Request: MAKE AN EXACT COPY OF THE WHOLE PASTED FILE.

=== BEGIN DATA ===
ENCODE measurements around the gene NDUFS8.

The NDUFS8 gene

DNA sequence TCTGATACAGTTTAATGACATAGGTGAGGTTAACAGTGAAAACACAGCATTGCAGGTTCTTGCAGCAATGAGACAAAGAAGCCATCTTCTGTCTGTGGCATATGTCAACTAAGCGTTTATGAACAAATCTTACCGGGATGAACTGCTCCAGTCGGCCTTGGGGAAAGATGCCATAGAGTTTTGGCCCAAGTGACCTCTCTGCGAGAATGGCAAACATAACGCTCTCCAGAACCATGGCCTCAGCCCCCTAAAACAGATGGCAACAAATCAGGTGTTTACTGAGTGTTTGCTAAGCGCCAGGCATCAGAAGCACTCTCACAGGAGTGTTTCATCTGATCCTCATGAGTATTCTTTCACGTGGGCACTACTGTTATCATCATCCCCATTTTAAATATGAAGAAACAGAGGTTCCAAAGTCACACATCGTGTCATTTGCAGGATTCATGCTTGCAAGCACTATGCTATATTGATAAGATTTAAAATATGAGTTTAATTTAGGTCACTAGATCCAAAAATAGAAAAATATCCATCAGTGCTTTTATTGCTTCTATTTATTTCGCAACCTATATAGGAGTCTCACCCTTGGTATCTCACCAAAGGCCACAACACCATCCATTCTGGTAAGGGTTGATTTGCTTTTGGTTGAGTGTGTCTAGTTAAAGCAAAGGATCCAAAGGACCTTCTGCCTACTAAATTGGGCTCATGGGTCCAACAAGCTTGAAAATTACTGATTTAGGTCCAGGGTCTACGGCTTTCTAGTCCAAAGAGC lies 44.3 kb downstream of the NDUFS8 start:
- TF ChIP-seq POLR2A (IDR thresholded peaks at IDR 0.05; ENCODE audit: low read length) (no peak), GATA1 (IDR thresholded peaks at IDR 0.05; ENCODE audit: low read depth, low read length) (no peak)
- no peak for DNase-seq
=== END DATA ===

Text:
ENCODE measurements around the gene NDUFS8.

The NDUFS8 gene

DNA sequence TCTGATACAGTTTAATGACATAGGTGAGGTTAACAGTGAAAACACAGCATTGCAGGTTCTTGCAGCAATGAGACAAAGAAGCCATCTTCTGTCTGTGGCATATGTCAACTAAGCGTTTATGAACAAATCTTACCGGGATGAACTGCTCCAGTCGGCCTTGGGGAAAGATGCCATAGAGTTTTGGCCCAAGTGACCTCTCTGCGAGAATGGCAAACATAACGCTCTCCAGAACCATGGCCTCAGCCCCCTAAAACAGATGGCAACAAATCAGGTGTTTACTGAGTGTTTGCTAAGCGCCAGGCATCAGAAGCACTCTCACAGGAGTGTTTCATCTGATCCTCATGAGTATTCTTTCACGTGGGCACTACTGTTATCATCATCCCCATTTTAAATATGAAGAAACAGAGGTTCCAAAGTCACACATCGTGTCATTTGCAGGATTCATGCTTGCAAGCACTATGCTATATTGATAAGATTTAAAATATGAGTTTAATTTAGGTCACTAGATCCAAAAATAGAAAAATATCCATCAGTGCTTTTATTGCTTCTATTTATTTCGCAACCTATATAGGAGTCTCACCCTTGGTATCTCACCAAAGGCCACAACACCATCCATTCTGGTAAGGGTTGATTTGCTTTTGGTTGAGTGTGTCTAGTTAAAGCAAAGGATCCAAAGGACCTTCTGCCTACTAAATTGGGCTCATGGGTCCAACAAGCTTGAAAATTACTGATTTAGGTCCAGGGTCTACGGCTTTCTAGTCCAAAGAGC lies 44.3 kb downstream of the NDUFS8 start:
- TF ChIP-seq POLR2A (IDR thresholded peaks at IDR 0.05; ENCODE audit: low read length) (no peak), GATA1 (IDR thresholded peaks at IDR 0.05; ENCODE audit: low read depth, low read length) (no peak)
- no peak for DNase-seq